The government started publishing school workforce data 21 years ago. This is the first time the annual count of TAs has been lower than the previous year. The downward trend observed in secondary schools has reached primary and nursery settings – where 67% of England’s TA workforce are based – tipping the overall balance.
The table below summarises key stats and trends using data from the latest DfE release, and show how the annual increase in the total TA count has been slowing up as austerity’s jaws clamp harder on school finances. It’s difficult not to see this as anything other than a causal effect.
As school workforce data are collected in November, the recent figures reflect the situation some seven months ago. Since then, schools will have made staffing changes in readiness for the forthcoming year. So, given the lag, it’s probable that even fewer TAs will be returning to classrooms in September than these latest statistics suggest. We’ll know for sure in 12 months.
It’s worth remarking on the human cost hidden in the numbers. We know from the latest data that schools have lost the equivalent of 2,800 full-time TAs. Yet due to the part-time nature of the role (85% of TAs work part-time), the actual number of individuals affected is more than double this figure. Potentially around 6,600 TAs, predominantly women, lost their jobs last year.
In spite of all this, TAs continue to comprise a significant proportion of the school workforce. Across the sectors, 28% of the people working in schools are TAs. On the basis of headcount, England’s TA workforce (381,500) is almost equivalent to the population of the London borough of Croydon (382,300). Yet, somewhat inexplicably, they remain a largely untapped resource and attract vanishingly little attention from policymakers.
Now the good news….
Over the course of this year, we’ve been running the MITA project: a trial, funded by the Education Endowment Foundation, designed to improve the way TAs are used in classrooms and to ensure they make a valuable contribution to learning.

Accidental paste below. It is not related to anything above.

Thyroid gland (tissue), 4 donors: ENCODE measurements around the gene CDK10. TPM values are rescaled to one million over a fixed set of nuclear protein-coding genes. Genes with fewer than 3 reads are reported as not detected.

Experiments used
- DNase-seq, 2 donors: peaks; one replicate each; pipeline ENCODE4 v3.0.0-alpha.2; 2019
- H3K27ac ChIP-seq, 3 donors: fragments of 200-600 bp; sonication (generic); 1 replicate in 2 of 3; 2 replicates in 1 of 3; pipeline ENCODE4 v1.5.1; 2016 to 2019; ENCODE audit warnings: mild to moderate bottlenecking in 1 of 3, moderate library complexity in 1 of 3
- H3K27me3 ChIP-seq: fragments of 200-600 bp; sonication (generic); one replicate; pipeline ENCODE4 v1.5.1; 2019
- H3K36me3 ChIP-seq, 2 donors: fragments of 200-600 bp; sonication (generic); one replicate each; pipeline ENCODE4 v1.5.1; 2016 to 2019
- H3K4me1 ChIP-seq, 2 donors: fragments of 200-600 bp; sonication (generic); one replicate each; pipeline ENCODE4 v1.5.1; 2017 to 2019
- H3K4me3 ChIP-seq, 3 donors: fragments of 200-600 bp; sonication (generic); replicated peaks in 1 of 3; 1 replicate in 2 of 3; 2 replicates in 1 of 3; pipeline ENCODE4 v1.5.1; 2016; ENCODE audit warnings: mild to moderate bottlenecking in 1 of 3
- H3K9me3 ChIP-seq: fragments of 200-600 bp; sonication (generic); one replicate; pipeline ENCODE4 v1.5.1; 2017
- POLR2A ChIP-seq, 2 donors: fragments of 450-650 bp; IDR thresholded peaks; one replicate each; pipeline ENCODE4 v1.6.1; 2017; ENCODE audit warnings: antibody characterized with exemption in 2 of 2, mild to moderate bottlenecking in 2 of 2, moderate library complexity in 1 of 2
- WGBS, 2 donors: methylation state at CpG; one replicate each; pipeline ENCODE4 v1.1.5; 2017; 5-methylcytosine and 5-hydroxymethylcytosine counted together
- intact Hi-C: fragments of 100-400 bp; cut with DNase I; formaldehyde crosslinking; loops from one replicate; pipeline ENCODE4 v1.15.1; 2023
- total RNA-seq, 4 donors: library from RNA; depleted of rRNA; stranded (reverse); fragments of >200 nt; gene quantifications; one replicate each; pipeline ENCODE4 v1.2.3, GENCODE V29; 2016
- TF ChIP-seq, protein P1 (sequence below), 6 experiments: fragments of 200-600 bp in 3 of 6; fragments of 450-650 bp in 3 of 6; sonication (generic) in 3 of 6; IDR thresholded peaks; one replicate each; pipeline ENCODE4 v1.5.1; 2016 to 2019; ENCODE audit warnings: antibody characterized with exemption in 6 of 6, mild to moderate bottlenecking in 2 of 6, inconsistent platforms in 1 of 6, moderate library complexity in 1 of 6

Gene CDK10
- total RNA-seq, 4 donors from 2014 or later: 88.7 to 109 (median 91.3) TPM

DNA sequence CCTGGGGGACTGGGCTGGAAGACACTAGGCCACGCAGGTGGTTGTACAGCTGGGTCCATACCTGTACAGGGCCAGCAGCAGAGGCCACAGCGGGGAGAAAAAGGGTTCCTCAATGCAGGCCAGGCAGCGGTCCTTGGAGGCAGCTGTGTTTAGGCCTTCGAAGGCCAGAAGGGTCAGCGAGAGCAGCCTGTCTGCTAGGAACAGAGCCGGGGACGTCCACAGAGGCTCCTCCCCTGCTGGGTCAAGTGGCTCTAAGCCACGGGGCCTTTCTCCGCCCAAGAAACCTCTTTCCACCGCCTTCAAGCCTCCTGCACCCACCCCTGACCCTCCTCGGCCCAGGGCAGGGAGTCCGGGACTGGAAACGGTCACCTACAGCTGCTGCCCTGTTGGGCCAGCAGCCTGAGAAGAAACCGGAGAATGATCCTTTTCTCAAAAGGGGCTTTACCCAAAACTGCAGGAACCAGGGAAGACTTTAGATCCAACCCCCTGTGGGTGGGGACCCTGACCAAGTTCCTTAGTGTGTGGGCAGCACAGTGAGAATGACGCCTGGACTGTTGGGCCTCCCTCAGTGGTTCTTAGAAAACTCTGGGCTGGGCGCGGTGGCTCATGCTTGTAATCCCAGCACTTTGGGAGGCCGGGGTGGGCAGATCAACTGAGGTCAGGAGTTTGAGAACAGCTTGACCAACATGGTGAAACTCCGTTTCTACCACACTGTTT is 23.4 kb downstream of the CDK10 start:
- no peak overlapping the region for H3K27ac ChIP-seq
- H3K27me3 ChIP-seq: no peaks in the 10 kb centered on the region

Since September, 60 primary schools across England have been implementing an innovative package of strategic support for school leaders and CPD for TAs and teachers, as part of the largest study of its kind ever conducted in the UK.
The levels of engagement and enthusiasm have been consistently high throughout the year. On the basis of the feedback we’ve collected from schools at the end of year one, releasing the latent potential of TAs is demonstrable, achievable and indisputably worthwhile.
Schools told us that making TA deployment a focus of attention has raised their profile and considerably lifted both their confidence and sense of value. There are signs too of more effective classroom partnerships with teachers, and small, meaningful changes to TAs’ interactions, consistent with one of the project’s aims of shifting TAs’ talk away from task completion on to developing pupils’ independence.
In the face of a potential new trend in declining TA numbers, these observations feel significant. There’s a real risk that the cuts that have forced schools into reducing their TAs is misread as a shorthand for their perceived value. What we’re learning from the participants in our MITA project is that if anything, this, together with challenges presented by a rising pupil population, places an even greater emphasis on schools’ strategic decision-making. As we’ve long argued, ensuring maximum benefit and value from your TA workforce is an essential component of an over-arching strategy to support disadvantaged learners.
While we won’t know the results from the MITA project for a little while yet. At the midway point, we can talk only tentatively about impact as participating schools perceive it. Schools will embed practices over 2018/19, before the independent evaluator returns next summer to collect the post-test measures, which will provide the data for a robust impact evaluation.
On the basis of this year, however, we’ve seen first-hand how the deliberate act of school leaders making TA deployment and preparation a strategic, whole-school priority can transform perceptions, awaken possibilities, boost esteem and rejuvenate an entire school workforce, as well as prompt positive changes to classroom practice.
Perhaps the best news of all is that making this commitment costs virtually nothing. Its effect, however, could be priceless.